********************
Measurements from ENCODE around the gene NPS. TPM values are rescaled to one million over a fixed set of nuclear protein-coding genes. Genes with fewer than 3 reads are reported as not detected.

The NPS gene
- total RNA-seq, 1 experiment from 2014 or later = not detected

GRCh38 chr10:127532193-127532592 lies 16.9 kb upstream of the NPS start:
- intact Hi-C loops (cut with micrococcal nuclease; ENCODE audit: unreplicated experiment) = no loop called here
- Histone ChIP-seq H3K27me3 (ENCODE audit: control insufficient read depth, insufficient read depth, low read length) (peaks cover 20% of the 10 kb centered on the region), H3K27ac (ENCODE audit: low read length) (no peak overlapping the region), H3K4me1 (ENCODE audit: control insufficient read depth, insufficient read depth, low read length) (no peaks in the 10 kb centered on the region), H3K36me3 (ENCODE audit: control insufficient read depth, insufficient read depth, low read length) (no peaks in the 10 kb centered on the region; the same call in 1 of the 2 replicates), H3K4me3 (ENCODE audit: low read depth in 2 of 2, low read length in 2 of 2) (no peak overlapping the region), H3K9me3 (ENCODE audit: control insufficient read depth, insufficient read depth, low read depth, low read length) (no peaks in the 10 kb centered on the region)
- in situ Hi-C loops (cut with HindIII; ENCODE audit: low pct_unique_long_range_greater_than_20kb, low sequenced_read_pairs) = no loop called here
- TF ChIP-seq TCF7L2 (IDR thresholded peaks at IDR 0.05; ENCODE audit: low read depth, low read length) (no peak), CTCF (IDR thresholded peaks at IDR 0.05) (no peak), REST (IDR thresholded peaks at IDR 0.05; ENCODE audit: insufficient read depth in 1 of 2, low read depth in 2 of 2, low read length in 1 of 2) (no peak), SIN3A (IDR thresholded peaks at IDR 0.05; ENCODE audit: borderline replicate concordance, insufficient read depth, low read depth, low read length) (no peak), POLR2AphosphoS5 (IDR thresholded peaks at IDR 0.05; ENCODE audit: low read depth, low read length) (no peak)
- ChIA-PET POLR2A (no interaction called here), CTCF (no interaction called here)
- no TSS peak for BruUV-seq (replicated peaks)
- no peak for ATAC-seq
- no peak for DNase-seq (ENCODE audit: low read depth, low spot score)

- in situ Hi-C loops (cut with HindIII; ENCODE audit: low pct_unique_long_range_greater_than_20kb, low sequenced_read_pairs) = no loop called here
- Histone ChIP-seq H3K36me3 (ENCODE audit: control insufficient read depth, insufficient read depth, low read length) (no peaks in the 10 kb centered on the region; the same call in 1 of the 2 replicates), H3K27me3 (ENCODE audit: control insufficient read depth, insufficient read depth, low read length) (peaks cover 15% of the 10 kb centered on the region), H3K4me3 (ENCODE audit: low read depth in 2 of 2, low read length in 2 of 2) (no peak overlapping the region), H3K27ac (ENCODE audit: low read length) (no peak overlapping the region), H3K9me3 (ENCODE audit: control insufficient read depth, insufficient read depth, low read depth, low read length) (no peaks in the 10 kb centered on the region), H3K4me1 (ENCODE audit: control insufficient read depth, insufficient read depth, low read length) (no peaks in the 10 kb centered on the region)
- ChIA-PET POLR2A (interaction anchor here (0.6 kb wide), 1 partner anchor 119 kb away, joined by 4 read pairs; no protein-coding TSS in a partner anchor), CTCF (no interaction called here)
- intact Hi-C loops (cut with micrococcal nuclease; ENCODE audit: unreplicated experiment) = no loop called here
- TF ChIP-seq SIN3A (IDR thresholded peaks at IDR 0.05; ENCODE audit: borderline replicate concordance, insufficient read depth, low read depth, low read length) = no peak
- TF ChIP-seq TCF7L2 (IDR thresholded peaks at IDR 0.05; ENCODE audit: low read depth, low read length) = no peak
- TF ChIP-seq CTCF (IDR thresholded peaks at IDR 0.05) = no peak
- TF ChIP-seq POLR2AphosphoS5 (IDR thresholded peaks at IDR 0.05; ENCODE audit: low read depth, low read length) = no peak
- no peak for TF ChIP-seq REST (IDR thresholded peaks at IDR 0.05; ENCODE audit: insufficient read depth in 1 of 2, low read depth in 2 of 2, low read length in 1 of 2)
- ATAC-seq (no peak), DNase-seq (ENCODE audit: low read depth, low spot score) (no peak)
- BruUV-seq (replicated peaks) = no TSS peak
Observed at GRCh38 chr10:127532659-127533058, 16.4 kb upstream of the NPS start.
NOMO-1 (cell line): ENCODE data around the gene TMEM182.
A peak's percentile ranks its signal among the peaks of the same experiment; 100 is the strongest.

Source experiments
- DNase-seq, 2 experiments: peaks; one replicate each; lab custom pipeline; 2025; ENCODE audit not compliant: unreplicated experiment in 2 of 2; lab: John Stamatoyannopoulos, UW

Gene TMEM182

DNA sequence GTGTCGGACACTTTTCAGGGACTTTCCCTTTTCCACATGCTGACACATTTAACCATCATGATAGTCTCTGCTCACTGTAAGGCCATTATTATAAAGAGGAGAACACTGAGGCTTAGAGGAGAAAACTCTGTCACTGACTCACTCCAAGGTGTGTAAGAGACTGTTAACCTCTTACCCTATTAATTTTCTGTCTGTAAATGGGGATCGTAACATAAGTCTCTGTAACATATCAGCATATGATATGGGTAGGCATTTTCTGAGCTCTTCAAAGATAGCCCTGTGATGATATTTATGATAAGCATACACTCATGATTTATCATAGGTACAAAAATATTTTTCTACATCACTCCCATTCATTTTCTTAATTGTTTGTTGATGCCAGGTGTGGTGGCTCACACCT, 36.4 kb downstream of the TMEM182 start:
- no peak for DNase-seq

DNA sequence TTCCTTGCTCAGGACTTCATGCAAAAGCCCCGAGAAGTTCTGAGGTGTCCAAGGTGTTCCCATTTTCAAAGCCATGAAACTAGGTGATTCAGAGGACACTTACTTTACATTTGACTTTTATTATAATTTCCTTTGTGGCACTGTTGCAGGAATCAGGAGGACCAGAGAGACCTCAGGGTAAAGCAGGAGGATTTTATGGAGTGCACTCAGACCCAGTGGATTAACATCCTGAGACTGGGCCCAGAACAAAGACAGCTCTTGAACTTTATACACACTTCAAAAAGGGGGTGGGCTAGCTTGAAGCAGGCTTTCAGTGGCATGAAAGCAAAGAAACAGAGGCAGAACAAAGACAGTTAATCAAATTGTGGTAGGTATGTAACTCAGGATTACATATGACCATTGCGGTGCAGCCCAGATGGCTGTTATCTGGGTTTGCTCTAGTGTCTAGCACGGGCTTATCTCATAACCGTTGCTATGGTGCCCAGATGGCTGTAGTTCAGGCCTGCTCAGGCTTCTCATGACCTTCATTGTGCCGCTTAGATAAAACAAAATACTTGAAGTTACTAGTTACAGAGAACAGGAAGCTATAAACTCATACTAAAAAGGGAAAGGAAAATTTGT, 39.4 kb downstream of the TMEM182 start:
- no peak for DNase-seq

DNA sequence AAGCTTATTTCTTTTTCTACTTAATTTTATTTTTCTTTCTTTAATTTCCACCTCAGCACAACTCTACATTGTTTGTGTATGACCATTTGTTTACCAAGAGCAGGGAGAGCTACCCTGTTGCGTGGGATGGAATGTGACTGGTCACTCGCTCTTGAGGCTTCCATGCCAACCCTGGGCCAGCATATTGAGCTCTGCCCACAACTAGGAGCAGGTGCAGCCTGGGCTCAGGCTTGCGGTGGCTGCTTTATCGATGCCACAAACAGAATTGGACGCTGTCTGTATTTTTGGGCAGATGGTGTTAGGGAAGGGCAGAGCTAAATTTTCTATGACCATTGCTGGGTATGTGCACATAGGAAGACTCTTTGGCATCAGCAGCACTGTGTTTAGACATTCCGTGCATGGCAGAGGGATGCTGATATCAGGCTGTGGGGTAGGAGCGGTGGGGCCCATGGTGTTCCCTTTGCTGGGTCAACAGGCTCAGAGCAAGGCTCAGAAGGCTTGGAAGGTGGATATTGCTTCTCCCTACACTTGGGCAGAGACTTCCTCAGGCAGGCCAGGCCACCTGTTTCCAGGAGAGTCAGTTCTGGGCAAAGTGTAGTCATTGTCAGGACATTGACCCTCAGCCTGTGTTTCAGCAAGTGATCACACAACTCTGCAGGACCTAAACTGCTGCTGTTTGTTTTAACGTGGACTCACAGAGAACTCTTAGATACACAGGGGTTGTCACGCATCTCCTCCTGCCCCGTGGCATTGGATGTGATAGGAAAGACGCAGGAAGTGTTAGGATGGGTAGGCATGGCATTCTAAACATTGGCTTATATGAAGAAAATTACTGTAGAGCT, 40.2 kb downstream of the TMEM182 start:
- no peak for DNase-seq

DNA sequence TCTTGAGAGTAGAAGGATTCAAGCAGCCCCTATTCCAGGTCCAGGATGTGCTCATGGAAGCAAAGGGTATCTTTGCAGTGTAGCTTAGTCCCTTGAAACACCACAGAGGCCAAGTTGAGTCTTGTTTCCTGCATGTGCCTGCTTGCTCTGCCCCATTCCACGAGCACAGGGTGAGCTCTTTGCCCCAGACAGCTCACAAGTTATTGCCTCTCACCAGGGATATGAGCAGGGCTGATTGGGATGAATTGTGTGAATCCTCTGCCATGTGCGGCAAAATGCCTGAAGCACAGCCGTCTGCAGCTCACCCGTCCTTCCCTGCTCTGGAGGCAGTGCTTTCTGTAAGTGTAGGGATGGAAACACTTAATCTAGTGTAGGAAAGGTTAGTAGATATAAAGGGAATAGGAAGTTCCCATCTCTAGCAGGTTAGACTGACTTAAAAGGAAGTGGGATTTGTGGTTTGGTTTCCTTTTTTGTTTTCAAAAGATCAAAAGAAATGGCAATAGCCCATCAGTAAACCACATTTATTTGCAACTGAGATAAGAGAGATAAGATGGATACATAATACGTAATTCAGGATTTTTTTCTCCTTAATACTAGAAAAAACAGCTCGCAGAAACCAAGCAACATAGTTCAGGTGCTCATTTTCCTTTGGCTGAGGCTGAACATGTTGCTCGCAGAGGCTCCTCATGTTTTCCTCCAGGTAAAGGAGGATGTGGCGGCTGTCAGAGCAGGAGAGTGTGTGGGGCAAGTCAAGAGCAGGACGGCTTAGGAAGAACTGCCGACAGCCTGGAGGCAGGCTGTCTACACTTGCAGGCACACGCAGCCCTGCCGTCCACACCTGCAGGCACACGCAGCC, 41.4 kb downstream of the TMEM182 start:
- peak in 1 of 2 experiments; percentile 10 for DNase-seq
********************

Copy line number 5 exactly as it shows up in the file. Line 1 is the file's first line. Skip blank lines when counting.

- intact Hi-C loops (cut with micrococcal nuclease; ENCODE audit: unreplicated experiment) = no loop called here